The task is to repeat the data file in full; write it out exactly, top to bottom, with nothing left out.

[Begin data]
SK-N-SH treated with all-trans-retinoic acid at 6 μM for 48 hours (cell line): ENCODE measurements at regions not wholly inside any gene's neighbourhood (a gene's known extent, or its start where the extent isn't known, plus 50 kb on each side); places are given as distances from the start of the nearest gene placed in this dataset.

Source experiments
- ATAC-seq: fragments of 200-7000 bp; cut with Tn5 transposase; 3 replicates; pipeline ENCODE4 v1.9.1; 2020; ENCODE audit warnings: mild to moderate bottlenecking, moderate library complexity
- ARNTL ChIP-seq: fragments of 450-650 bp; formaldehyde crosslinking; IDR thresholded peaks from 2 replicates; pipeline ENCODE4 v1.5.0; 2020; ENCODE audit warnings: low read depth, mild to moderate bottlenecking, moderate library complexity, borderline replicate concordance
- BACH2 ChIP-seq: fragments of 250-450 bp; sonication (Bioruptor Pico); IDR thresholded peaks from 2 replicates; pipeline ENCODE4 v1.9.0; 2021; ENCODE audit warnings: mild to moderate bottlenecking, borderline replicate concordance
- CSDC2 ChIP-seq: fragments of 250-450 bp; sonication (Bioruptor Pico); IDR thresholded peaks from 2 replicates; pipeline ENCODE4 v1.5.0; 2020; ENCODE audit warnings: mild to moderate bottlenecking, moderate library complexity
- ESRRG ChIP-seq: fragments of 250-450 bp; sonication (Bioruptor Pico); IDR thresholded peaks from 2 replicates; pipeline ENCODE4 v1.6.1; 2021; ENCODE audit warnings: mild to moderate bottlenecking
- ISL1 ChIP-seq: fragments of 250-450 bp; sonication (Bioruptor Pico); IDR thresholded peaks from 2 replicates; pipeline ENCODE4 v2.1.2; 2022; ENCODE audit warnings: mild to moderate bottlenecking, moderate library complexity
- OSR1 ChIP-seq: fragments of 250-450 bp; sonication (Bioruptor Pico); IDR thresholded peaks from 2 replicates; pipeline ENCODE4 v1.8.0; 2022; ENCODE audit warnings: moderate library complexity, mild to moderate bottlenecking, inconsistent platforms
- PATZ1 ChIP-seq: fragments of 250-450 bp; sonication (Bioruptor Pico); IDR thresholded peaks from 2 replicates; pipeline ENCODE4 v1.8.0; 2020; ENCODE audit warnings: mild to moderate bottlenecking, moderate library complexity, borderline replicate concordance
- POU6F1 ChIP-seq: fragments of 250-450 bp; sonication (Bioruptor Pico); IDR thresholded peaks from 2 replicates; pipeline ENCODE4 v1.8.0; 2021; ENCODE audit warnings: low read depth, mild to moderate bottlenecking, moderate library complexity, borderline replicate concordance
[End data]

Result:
SK-N-SH treated with all-trans-retinoic acid at 6 μM for 48 hours (cell line): ENCODE measurements at regions not wholly inside any gene's neighbourhood (a gene's known extent, or its start where the extent isn't known, plus 50 kb on each side); places are given as distances from the start of the nearest gene placed in this dataset.

Source experiments
- ATAC-seq: fragments of 200-7000 bp; cut with Tn5 transposase; 3 replicates; pipeline ENCODE4 v1.9.1; 2020; ENCODE audit warnings: mild to moderate bottlenecking, moderate library complexity
- ARNTL ChIP-seq: fragments of 450-650 bp; formaldehyde crosslinking; IDR thresholded peaks from 2 replicates; pipeline ENCODE4 v1.5.0; 2020; ENCODE audit warnings: low read depth, mild to moderate bottlenecking, moderate library complexity, borderline replicate concordance
- BACH2 ChIP-seq: fragments of 250-450 bp; sonication (Bioruptor Pico); IDR thresholded peaks from 2 replicates; pipeline ENCODE4 v1.9.0; 2021; ENCODE audit warnings: mild to moderate bottlenecking, borderline replicate concordance
- CSDC2 ChIP-seq: fragments of 250-450 bp; sonication (Bioruptor Pico); IDR thresholded peaks from 2 replicates; pipeline ENCODE4 v1.5.0; 2020; ENCODE audit warnings: mild to moderate bottlenecking, moderate library complexity
- ESRRG ChIP-seq: fragments of 250-450 bp; sonication (Bioruptor Pico); IDR thresholded peaks from 2 replicates; pipeline ENCODE4 v1.6.1; 2021; ENCODE audit warnings: mild to moderate bottlenecking
- ISL1 ChIP-seq: fragments of 250-450 bp; sonication (Bioruptor Pico); IDR thresholded peaks from 2 replicates; pipeline ENCODE4 v2.1.2; 2022; ENCODE audit warnings: mild to moderate bottlenecking, moderate library complexity
- OSR1 ChIP-seq: fragments of 250-450 bp; sonication (Bioruptor Pico); IDR thresholded peaks from 2 replicates; pipeline ENCODE4 v1.8.0; 2022; ENCODE audit warnings: moderate library complexity, mild to moderate bottlenecking, inconsistent platforms
- PATZ1 ChIP-seq: fragments of 250-450 bp; sonication (Bioruptor Pico); IDR thresholded peaks from 2 replicates; pipeline ENCODE4 v1.8.0; 2020; ENCODE audit warnings: mild to moderate bottlenecking, moderate library complexity, borderline replicate concordance
- POU6F1 ChIP-seq: fragments of 250-450 bp; sonication (Bioruptor Pico); IDR thresholded peaks from 2 replicates; pipeline ENCODE4 v1.8.0; 2021; ENCODE audit warnings: low read depth, mild to moderate bottlenecking, moderate library complexity, borderline replicate concordance